Now, these numerical goals I have outlined are 5-year goals, through 2008. The tragic reality, however, is that the nations suffering most from HIV/AIDS are many, many years away from getting their pandemics under control. So even while we focus on responding to the daily emergency I described earlier, we must also focus on creating a sustainable response. Thatís why this conference is so timely, by the way. In focusing on sustainability, I believe you are really going to the heart of the matter.

Among the greatest challenges we will continue to face for the indefinite future is helping our host nations build the capacity to respond to their HIV/AIDS emergencies. The challenge of sustainability is entwined with that of capacity.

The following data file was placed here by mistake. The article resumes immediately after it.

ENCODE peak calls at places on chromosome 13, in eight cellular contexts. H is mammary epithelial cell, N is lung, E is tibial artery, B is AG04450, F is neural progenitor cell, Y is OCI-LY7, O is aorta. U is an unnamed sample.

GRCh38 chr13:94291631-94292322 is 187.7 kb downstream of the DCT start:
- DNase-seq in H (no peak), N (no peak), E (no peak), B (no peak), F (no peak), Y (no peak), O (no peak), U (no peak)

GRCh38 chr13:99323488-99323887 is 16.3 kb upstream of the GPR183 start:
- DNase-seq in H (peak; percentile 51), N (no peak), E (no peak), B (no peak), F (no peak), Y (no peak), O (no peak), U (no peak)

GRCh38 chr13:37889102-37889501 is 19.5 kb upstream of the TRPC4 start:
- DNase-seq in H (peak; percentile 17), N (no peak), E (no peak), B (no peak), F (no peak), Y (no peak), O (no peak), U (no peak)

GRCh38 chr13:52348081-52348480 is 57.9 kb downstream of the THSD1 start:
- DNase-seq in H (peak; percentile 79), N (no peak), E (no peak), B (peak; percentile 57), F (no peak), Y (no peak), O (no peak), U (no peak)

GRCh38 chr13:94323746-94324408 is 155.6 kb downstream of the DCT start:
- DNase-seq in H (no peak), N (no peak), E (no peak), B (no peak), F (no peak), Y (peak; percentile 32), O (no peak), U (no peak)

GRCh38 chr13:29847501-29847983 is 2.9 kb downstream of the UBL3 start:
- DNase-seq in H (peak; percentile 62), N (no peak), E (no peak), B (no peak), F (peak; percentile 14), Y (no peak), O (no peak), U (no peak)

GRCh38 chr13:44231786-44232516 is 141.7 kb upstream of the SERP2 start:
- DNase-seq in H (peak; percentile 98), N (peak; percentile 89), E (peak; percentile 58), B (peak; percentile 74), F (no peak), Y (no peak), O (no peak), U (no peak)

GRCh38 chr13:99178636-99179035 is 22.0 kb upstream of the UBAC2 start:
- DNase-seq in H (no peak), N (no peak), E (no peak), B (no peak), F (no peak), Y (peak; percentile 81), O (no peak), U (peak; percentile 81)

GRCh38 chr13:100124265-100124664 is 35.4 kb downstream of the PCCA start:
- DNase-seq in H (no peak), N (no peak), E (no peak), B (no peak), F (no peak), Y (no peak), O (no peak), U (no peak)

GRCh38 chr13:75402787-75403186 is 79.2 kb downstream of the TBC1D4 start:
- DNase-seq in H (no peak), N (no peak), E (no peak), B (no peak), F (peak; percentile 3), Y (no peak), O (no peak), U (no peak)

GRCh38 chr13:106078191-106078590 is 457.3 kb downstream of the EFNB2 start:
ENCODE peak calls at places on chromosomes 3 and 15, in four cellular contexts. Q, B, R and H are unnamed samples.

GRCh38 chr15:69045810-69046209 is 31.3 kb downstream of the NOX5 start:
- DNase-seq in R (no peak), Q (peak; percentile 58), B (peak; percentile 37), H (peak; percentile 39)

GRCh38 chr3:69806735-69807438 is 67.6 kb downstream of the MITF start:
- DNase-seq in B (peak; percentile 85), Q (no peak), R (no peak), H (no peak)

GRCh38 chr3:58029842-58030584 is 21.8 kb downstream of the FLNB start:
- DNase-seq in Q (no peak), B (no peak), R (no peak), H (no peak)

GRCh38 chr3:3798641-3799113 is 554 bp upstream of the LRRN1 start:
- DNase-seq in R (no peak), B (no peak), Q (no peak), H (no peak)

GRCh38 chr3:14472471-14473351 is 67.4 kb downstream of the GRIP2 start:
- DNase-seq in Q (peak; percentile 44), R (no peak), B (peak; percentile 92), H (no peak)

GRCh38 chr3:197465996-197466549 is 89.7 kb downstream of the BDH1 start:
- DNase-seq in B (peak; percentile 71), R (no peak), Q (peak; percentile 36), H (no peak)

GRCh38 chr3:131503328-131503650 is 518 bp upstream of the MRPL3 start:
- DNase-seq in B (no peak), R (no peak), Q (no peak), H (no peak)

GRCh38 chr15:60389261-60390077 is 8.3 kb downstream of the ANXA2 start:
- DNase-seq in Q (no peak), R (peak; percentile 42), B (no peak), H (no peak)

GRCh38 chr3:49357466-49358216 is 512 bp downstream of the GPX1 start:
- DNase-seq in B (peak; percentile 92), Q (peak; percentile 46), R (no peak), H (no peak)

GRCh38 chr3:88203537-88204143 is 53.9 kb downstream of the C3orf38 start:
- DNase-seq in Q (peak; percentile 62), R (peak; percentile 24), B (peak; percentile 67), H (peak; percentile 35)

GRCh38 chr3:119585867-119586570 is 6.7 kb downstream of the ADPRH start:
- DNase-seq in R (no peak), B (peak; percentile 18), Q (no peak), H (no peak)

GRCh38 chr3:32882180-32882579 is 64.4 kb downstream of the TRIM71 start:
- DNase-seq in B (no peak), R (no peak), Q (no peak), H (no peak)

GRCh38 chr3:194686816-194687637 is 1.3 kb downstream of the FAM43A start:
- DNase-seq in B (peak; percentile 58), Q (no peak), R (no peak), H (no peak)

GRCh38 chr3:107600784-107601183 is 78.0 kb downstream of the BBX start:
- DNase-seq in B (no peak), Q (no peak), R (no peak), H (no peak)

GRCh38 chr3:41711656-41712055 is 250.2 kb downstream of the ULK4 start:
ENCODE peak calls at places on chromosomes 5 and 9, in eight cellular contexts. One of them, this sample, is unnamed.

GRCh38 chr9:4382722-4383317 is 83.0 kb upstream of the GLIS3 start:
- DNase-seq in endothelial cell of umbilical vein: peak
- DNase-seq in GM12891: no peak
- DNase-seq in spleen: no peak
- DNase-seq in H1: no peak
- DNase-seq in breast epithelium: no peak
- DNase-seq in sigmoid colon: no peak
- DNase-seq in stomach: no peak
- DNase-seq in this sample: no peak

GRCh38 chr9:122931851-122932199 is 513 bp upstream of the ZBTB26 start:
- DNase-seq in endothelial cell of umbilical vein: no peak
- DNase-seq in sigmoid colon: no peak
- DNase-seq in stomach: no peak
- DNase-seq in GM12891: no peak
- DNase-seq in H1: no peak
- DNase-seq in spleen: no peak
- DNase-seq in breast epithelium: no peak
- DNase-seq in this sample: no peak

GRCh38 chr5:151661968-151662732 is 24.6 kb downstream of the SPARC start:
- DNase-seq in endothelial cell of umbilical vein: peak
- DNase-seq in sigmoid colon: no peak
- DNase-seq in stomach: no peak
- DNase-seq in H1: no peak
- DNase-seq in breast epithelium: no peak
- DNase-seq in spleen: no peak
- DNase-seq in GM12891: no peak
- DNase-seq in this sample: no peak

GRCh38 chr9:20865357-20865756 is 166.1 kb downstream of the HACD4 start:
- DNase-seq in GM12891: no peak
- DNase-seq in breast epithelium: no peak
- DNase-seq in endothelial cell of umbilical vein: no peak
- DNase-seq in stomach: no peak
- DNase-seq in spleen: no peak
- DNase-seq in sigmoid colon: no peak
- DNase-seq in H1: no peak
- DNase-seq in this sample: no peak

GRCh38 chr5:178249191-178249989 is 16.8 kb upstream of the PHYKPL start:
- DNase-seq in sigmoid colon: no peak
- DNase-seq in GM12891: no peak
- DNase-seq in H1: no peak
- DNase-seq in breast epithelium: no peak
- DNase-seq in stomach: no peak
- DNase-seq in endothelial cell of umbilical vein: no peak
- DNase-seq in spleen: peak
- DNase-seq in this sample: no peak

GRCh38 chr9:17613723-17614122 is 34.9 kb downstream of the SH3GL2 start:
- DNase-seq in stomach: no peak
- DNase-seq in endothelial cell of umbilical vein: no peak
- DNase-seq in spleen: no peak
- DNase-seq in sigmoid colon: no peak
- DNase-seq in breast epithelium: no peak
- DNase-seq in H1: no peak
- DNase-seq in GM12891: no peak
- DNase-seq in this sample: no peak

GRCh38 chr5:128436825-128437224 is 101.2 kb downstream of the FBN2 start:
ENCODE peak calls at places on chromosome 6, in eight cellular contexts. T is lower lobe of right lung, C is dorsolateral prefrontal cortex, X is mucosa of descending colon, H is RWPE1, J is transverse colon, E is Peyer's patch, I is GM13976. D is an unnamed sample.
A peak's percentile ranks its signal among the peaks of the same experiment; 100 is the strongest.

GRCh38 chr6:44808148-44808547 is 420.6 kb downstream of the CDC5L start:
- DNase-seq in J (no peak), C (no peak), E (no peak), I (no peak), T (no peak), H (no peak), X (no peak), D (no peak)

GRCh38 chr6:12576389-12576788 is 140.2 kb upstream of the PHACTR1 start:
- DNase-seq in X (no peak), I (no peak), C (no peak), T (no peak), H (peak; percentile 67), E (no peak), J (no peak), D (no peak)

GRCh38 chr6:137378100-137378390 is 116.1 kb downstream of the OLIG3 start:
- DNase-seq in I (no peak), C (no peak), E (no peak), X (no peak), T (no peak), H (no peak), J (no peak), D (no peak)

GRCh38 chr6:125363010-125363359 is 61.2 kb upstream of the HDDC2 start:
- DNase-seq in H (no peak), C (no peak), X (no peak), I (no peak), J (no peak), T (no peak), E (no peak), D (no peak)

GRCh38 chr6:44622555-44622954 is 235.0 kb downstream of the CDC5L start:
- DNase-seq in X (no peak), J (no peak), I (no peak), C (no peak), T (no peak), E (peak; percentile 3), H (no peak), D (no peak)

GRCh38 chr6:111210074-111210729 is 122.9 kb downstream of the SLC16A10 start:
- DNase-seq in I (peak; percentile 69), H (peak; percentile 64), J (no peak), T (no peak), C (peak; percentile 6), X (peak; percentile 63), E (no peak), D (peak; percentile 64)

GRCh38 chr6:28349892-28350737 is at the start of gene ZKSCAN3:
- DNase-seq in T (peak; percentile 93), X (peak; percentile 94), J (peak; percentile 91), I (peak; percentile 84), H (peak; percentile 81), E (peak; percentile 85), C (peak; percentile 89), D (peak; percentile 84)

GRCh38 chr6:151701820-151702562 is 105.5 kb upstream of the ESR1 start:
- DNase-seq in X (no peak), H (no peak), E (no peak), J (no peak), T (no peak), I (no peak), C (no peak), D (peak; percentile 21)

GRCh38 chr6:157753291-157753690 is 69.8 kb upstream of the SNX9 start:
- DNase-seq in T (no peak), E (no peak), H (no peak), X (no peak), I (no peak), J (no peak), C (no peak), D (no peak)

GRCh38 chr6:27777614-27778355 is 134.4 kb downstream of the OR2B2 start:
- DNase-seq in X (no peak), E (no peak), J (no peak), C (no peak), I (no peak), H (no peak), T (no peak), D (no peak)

In so many of the nations where we are working, the capacity to deliver health care is severely limited by a history of poverty and neglect, war and political instability. Our ability to put resources to work in a nation is constrained by its health care infrastructure and supply of trained health workers.

All the AIDS drugs in the world wonít do any good if theyíre stuck in warehouses, unable to be provided to those in need, because of a lack of infrastructure, or because of a shortage of trained personnel. Consider this: in the U.S., we have 279 physicians for every 100,000 people. In Mozambique, however, there are only 2.6 physicians for every 100,000 people. That means that just 500 physicians serve the needs of the entire country -- a population of 18 million.